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Re: [WarOf1812] A Christmas Eve Long Forgotten

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  • HQ93rd@aol.com
    May I add another Christmas Eve 1814...one spent by those shivering in the mud of the swamps either before or behind Line Jackson outside New Orleans. Images
    Message 1 of 4 , Jan 1, 2006
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      May I add another Christmas Eve 1814...one spent by those shivering in the
      mud of the swamps either before or behind Line Jackson outside New Orleans.
      Images of the West Indies regiments poking at ice having never before seen such a
      thing. Those still living having spent the previous night in pitched battle in
      the pitch dark. The entire Yuletide spent in dread and fear and under fire.
      We do remember. We shall remember again in 6 days time, and once again as the
      93rd SHRoFLHU reads the roll call of the dead at Chalmette.
      Sans Peur,

      In a message dated 24/12/2005 12:16:37 AM, gord.deans@... writes:
      > No, not Christmas Eve, 1814 when the Treaty of Ghent was signed ending the
      > War Of 1812.  The British and American representatives sat down the next day
      > on December 25, 1814 to a Christmas dinner of beef and plum pudding brought
      > especially from England.  Toasts were drunk to the health of King George and
      > President Madison and the orchestra played "God Save the King" and "Yankee
      > Doodle".
      > No, I was thinking back to Christmas Eve, 1812.  Two armies huddled in
      > freezing barracks, within windswept forts, facing each other across the bleak,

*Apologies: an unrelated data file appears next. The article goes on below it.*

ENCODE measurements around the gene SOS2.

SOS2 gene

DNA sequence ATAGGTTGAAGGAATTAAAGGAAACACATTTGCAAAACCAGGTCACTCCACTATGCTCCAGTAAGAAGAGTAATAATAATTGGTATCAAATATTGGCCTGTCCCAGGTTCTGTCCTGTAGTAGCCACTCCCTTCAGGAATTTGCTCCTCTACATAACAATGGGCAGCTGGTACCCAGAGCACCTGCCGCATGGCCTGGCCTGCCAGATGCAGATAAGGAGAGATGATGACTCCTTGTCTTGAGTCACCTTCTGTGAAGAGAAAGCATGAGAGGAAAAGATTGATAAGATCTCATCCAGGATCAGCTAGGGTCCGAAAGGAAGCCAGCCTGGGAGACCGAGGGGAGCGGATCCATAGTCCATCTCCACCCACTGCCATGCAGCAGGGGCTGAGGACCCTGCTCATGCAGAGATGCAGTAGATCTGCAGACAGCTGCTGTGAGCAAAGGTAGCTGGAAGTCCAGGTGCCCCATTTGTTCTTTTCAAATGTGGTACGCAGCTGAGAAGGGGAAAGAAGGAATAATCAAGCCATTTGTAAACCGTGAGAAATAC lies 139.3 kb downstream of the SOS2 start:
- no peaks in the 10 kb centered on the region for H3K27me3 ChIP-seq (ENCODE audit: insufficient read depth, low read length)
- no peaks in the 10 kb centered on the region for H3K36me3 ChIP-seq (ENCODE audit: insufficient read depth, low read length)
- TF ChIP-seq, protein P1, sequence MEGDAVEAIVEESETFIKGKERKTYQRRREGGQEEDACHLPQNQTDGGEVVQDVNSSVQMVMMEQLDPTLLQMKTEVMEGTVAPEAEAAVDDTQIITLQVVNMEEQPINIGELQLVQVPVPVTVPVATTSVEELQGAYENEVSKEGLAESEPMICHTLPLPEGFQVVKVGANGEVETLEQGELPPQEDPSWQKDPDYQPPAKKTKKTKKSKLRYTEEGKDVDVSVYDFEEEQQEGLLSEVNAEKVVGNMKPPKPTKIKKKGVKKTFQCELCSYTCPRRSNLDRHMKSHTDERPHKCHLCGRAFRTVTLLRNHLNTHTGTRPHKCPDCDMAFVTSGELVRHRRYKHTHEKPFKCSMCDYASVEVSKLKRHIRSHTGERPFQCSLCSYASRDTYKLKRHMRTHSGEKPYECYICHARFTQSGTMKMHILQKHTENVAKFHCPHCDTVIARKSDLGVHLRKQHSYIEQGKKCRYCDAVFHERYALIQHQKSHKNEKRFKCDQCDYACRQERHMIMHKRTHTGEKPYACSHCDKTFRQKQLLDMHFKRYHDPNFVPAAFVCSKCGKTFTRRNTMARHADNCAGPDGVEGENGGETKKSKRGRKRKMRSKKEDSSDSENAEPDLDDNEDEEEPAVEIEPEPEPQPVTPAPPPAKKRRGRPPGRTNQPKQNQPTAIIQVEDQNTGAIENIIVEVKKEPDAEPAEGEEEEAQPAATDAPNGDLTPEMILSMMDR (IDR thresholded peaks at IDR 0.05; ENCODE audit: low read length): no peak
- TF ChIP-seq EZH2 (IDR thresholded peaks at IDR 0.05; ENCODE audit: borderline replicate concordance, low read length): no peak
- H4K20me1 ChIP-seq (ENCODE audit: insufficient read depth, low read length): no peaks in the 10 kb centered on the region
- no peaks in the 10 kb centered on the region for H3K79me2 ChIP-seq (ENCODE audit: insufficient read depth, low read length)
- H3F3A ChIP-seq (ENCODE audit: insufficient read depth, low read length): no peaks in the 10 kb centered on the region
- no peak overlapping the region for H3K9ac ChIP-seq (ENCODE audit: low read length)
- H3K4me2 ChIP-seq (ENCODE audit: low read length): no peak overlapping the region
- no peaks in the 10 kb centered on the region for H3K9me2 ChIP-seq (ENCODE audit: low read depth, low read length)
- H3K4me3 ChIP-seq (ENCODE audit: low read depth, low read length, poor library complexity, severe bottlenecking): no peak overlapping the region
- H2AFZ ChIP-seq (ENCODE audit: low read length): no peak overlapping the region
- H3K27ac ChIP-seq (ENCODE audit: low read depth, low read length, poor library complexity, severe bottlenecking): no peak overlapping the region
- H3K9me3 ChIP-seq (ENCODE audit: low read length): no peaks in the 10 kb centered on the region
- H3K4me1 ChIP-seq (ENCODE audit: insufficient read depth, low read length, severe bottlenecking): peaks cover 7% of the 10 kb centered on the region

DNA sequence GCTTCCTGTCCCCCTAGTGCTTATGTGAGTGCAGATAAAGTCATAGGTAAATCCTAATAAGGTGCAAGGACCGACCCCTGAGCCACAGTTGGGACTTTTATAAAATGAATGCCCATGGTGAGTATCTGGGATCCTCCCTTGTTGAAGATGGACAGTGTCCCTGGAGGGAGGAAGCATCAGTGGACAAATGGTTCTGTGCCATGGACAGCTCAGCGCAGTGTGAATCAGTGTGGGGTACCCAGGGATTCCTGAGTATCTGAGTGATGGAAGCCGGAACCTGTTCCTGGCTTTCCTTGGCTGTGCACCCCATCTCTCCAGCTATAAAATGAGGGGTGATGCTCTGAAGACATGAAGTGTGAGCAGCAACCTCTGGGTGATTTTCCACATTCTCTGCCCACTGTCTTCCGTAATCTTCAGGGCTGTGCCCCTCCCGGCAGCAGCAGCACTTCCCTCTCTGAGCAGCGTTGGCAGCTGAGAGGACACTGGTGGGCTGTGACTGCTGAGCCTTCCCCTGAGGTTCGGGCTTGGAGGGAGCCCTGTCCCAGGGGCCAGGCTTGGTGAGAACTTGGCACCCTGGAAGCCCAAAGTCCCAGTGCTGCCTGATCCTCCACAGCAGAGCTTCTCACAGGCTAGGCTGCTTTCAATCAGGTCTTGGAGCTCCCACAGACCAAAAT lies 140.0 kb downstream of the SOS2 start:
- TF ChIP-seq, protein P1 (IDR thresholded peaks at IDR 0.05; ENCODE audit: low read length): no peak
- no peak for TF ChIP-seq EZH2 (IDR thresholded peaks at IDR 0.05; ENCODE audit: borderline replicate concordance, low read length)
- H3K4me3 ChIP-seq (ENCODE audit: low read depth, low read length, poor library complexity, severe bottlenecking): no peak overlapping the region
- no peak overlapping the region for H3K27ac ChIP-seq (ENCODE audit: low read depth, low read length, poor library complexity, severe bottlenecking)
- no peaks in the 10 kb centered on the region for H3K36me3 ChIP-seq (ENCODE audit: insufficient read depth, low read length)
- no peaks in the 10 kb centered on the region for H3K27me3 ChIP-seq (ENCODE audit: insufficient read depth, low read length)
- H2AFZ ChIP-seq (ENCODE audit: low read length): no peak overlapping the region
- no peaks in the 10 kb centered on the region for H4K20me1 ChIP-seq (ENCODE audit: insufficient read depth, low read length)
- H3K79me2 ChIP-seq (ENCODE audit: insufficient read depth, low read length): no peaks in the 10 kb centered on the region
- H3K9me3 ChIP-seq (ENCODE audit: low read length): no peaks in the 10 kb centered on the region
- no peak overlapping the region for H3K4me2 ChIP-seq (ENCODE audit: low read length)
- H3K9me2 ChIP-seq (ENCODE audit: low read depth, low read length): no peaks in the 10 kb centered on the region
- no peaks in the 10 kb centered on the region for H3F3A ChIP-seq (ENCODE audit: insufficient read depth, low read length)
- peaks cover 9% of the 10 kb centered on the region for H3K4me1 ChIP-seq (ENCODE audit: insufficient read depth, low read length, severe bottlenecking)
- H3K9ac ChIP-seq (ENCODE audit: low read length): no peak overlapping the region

> grey Niagara River and thinking of those on the opposite riverbank busily
      > plotting their death and destruction in the coming spring.  It has barely been two
      > months since the great Brock fell at Queenston Heights and now the brutal
      > Scheaffe is back in unrestrained command.
      > The cold and hungry soldiers, wrapped in their blankets, are crowded around
      > the fires at each end of their barracks, contemplating their coming Christmas
      > dinners.  For a few pennies each, they have purchased "raisins, flour, fat
      > and beer" to make a pudding and perhaps an apple or two as a treat.  No
      > oranges, plum puddings or sugar candies for this lot.  Across the dark parade
      > squares, the Officers' Messes are glowing with dozens of candles and ringing with
      > music as the bandsmen play and the stewards carve great roasts and pour
      > gallons of brandies, almond sherries and wines.  Many great boasts and toasts are
      > drunk to.
      > But the soldiers only thoughts are - "Will they survive the coming year in
      > this desolate land to return to their homes?".
      > As I enjoy the peace, blessings and bounties of this Christmas Eve, I will
      > be truly mindful and thankful for all of the sacrifices of those who have gone
      > before me.  Those of us whose passion is living history do so because we do
      > REMEMBER.
      > May each and everyone of you "on both sides of the river" have a very Merry
      > Christmas, a Happy New Year and a Prosperous and Successful 2006.
      > Gord Deans,
      > Royal Newfoundland Regiment - Bulger's Company,
      > On detached service with the Royal Navy,
      > In Ordinary on the Upper Thames, Upper Canada

      93rd SHRoFLHU
      THE Thin Red Line

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